PNG failing to meet human rights obligations
The Old Man ponders his lonely life

A note on the integrity of what we write


NOOSA – Last night I received a contribution for publication from a person I respect who is a prodigiously talented Papua New Guinean writer.

The opening paragraph of the piece offered an ostensible quote which provided a foundation for the ensuing polemic.

The quote purported to have originated from the United States’ CNN news network which was claimed to have reported that "there is no consensus criteria for assigning sex at birth".

The writer associated this citation as being a belief of people of “the Progressive Religion” who were “a new deity [which] arose in the filth of our own decaying civilisation [which] has reached its period of lunacy.”

Fair enough, I enjoy a bit of passion. But I also seek fair play and integrity of argument.

A ‘straw man’ in writing (or speech) occurs when another person's argument is misrepresented, distorted or exaggerated in an extreme form and the misrepresentation attacked as if it were the original argument.

In short, the ‘straw man’ is a lazy deceit to enable a false argument to be made or conclusion to be reached.

When I read the contributed essay, I sought to track down the CNN quote. I like to check my contributors’ facts because readers are our precious gift.

My search for the quote took some time as “assigning sex at birth” received scores of citations from far right United States media outlets but not CNN. Of course this further aroused my suspicions.

When eventually I did locate the relevant CNN citation (link to it here), I found the straw man.

The original CNN line in a much longer story was: “It's not possible to know a person's gender identity [my emphasis] at birth, and for some people, the sex listed on their original birth certificate is a misleading way of describing the body they have”.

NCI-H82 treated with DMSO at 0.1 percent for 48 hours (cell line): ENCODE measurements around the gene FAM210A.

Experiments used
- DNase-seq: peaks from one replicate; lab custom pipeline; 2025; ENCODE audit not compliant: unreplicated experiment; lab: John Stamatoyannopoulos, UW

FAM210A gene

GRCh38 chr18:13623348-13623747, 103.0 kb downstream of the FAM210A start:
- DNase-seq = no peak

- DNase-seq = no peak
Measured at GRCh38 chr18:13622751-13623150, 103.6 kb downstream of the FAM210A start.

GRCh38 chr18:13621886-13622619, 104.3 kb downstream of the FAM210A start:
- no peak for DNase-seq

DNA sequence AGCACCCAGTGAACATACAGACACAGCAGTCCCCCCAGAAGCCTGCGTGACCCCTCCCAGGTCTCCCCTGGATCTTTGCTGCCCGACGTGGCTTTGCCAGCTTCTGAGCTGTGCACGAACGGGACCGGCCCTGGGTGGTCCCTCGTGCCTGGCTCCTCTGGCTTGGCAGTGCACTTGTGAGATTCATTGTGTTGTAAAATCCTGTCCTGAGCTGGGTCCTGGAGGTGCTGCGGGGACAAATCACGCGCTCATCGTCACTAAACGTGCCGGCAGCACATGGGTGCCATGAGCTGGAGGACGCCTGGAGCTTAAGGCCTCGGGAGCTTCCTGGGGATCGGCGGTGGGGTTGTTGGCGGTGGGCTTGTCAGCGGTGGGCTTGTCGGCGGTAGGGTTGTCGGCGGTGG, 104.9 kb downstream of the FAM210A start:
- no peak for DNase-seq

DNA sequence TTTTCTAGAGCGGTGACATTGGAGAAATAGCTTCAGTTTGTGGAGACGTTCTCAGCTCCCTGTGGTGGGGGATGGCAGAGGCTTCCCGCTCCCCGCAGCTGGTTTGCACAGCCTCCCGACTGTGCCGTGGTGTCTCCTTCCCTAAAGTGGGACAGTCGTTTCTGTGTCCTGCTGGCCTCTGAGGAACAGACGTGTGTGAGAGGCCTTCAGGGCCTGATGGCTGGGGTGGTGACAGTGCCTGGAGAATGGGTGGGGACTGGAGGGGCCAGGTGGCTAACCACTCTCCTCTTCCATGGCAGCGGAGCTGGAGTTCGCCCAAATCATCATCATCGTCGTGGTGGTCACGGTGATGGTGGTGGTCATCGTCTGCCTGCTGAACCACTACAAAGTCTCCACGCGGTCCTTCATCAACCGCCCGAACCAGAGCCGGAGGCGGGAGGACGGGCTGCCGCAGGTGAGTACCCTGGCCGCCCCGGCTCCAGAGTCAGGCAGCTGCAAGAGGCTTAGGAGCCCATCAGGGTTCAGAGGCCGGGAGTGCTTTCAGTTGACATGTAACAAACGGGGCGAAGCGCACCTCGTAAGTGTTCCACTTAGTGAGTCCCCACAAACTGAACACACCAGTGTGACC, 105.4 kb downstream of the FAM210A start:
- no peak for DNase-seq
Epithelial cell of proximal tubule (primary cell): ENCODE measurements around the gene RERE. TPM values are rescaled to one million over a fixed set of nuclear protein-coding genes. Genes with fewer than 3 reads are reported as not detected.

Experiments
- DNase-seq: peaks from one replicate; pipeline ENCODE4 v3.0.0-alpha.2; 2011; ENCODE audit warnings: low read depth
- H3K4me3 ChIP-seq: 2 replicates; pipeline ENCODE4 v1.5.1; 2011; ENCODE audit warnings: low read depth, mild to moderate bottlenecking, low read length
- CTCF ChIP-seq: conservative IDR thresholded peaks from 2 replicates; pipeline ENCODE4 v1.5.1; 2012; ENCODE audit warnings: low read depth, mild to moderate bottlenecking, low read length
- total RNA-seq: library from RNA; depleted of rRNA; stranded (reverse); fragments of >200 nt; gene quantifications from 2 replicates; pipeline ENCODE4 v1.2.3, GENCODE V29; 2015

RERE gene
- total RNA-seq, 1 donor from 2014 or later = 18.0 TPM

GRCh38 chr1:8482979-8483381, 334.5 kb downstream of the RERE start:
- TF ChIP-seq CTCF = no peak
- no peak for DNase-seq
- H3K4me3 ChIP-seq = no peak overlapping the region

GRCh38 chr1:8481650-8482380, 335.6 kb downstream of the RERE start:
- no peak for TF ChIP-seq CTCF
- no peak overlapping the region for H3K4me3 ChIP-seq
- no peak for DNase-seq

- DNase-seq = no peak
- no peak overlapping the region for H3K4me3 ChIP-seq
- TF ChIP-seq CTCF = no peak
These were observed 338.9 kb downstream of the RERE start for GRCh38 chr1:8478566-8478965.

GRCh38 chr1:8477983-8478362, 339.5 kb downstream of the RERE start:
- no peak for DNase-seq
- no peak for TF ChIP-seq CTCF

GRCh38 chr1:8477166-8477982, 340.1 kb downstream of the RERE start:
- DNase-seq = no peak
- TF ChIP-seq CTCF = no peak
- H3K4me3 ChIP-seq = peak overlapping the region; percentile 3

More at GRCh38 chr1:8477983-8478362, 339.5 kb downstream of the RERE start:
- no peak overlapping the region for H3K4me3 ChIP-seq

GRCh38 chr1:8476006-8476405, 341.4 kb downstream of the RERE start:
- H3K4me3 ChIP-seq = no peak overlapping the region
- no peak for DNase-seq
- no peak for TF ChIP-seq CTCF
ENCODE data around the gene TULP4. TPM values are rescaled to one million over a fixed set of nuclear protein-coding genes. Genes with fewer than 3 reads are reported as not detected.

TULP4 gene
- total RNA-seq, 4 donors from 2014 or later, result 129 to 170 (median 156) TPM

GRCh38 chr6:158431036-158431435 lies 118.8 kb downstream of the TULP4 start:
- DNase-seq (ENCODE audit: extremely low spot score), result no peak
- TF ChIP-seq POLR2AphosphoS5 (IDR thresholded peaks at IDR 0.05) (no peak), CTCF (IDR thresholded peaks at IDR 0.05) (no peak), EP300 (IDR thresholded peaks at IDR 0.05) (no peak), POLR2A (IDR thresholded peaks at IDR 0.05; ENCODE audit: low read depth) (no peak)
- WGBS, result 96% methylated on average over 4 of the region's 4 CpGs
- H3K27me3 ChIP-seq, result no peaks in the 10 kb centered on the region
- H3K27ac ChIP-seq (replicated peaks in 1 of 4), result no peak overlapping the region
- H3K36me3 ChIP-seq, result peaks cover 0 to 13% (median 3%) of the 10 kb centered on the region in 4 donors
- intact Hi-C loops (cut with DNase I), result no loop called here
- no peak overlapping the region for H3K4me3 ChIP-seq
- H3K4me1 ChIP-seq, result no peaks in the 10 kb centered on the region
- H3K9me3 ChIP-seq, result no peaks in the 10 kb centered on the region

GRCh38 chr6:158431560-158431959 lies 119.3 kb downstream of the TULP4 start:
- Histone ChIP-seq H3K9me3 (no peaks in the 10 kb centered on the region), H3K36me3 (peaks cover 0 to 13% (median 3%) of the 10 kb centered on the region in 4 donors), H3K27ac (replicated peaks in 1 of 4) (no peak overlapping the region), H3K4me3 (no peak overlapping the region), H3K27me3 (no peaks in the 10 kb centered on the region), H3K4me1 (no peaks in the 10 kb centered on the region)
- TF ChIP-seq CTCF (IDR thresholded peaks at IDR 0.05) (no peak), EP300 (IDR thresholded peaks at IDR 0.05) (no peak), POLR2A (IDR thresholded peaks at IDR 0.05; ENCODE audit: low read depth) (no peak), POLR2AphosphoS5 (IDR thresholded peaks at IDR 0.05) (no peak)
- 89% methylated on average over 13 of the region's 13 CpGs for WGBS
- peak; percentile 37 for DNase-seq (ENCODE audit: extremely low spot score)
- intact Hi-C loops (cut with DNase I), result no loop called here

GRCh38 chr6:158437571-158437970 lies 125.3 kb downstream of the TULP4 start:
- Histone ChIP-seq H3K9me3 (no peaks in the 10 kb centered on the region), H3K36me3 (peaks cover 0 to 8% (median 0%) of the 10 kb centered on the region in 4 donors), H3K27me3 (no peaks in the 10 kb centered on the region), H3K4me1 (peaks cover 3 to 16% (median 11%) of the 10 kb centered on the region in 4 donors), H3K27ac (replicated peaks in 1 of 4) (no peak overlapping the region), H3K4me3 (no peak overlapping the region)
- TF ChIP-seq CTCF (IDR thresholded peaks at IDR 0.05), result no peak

So this original article was referring to gender identity, not gender.

Cynically translated as "no consensus criteria for assigning sex at birth", the fix was in and the attacks on so-called ‘Progressive Religion’ could begin.

‘Gender’ and ‘gender identity’ are not the same.

I won’t move further with this distinction as you can explore it for yourself on the internet and this piece is already too long.

I have taken the time to write it because I expect better from contributors.

Writers should be aware that deceit in the presentation of facts may not only diminish their reputation but adversely affect their readers, who may be moved to believe, or be hurt by, such misrepresentations.


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Bernard Corden

The following link provides access to an article in the Sydney Morning Herald published almost eight years ago featuring a speech on political integrity by Senator John Faulkner:

Philip Fitzpatrick

I've got no real comment on the actions of the writer of this apparently misleading article except to note that when the integrity of something written is challenged so too is the integrity of the writer.

Having your integrity questioned is very damaging and colours everything you write afterwards. It is a danger that all writers face and has to be guarded against assiduously. Unless you work for the Murdoch press of course.

Looking at this particular case I can think of several ways of making the argument the writer intended without resorting to misrepresentation. The impetus adopted seems to be about laziness more than anything else.

That said, it's worth noting that the Straw Man fallacy is increasingly a tactic utilised by the political class and is becoming common in the political discourse.

Writers must have integrity but not so politicians apparently.

William Dunlop

Thanks, Keith, Bullshite personified!

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